WEDNESDAY, Oct. 5, 2016 (HealthDay News) -- As Hurricane Matthew lumbered toward the east coast of Florida Wednesday, millions of residents scrambled to prepare for the dangerous storm.
The exact path that the Category 3 hurricane will take in the next few days isn't clear yet. But the sheer size of the storm means a huge swath of people have flocked to get water, food, gas and other supplies so they are ready if their area takes a direct hit, the Associated Press reported.
Matthew is showing sustained winds of 125 mph, the U.S. National Hurricane Center in Miami reported Wednesday. And while maximum winds have decreased slightly since Tuesday, some strengthening is expected by Thursday and Friday.
According to the U.S. National Weather Service, Matthew could make landfall somewhere in south or central Florida, or it could slide up the east coast of the state before heading north.
"The time to prepare is now. Residents in potentially affected areas should learn their evacuation routes and monitor weather conditions," said W. Craig Fugate, administrator of the Federal Emergency Management Agency (FEMA). "Storm tracks can change quickly and unexpectedly.
"Follow instructions of state, local and tribal officials, and make sure you're taking steps to prepare your home, family or business," Fugate said in an agency statement.
In advance of Matthew's arrival, FEMA offers these safety tips:
- If you are ordered to evacuate, know the local hurricane evacuation route(s) and have a plan for where you can stay.
- Put together a disaster supply kit, including a flashlight, batteries, cash, first aid supplies and copies of your critical information if you need to evacuate.
- If you are not in an area that is advised to evacuate and you decide to stay in your home, plan for adequate supplies in case you lose power and water for several days and you are not able to leave due to flooding or blocked roads.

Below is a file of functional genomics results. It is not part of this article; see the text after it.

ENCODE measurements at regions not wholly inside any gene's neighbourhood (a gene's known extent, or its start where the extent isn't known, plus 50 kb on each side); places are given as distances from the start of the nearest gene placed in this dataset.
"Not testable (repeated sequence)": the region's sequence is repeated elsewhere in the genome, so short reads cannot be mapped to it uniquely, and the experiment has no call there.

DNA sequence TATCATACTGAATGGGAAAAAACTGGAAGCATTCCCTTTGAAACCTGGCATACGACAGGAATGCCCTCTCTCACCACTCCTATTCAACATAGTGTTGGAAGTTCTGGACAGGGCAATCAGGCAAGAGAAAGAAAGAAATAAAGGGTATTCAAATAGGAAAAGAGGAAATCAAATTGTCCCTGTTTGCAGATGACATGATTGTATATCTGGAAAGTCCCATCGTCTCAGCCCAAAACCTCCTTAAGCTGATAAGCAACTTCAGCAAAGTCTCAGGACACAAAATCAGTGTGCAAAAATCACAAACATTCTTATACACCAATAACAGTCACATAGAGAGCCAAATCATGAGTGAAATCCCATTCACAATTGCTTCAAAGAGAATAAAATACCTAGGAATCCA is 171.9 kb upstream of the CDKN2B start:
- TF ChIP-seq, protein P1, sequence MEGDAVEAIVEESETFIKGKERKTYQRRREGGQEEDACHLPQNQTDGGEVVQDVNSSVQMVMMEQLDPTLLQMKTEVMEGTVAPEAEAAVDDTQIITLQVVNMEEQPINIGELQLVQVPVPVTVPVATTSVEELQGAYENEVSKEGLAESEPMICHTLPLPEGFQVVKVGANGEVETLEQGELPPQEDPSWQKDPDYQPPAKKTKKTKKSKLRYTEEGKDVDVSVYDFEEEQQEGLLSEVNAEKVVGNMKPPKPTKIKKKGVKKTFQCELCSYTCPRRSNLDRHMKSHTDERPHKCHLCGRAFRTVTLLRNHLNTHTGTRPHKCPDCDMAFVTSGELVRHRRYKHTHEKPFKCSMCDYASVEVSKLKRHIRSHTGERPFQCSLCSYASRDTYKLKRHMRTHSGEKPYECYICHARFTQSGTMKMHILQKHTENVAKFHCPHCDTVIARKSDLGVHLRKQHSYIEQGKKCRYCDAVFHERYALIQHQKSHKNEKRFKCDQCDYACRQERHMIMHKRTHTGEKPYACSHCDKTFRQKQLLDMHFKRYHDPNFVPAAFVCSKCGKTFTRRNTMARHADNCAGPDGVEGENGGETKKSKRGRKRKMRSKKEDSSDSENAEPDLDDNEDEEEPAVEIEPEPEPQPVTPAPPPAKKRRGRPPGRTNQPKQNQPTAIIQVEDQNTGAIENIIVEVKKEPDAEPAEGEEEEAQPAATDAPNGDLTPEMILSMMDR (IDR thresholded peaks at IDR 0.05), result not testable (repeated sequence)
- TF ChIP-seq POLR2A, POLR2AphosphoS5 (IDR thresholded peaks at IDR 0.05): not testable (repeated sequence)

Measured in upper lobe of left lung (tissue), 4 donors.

- Hurricane winds can cause trees and branches to fall, so trim or remove damaged trees and limbs to keep you and your property safe.
- Secure loose rain gutters and downspouts and clear any clogged areas or debristo prevent water damage to your property.
- Purchase a portable generator or install a generator for use during power outages. Keep generators at least 20 feet away from windows and doors.
- Close storm shutters, and stay away from windows. Flying glass from broken windows could injure you.
- Turn your refrigerator or freezer to the coldest setting, and open only when necessary. That way, if you lose power, food will last longer. Keep a thermometer in the refrigerator to check the food temperature when the power is restored.
Visit the U.S. Centers for Disease Control and Prevention for more tips on preparing for a hurricane.
SOURCES: Federal Emergency Management Agency; U.S. National Hurricane Center; U.S. National Weather Service; Associated Press
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